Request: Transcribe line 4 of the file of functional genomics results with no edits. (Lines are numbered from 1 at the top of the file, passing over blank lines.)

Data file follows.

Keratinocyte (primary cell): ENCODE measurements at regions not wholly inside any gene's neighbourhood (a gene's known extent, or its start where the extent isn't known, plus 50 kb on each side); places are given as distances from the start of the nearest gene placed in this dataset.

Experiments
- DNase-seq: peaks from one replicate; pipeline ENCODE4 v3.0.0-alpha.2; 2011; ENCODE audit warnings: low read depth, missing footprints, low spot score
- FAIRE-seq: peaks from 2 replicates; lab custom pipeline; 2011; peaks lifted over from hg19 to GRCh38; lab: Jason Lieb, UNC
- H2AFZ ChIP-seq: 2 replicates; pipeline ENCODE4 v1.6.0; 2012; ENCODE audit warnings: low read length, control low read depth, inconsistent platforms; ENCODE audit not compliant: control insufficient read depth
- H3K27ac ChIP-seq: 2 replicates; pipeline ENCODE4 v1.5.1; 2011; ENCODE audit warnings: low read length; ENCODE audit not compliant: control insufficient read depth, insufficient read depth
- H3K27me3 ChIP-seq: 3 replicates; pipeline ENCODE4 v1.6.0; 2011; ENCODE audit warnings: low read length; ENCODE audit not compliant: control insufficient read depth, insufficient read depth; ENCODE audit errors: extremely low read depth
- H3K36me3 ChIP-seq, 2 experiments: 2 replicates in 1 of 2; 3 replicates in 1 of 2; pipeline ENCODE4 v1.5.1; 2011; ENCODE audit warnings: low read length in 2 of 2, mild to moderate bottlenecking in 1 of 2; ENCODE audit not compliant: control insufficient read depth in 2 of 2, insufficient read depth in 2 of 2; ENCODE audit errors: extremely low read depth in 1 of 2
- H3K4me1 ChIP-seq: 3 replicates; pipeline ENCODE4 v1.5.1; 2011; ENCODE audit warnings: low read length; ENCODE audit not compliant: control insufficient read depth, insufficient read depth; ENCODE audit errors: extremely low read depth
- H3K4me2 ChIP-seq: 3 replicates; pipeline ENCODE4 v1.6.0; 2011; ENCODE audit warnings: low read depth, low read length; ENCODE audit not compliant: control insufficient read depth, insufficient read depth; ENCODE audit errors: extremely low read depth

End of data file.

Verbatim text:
- FAIRE-seq: peaks from 2 replicates; lab custom pipeline; 2011; peaks lifted over from hg19 to GRCh38; lab: Jason Lieb, UNC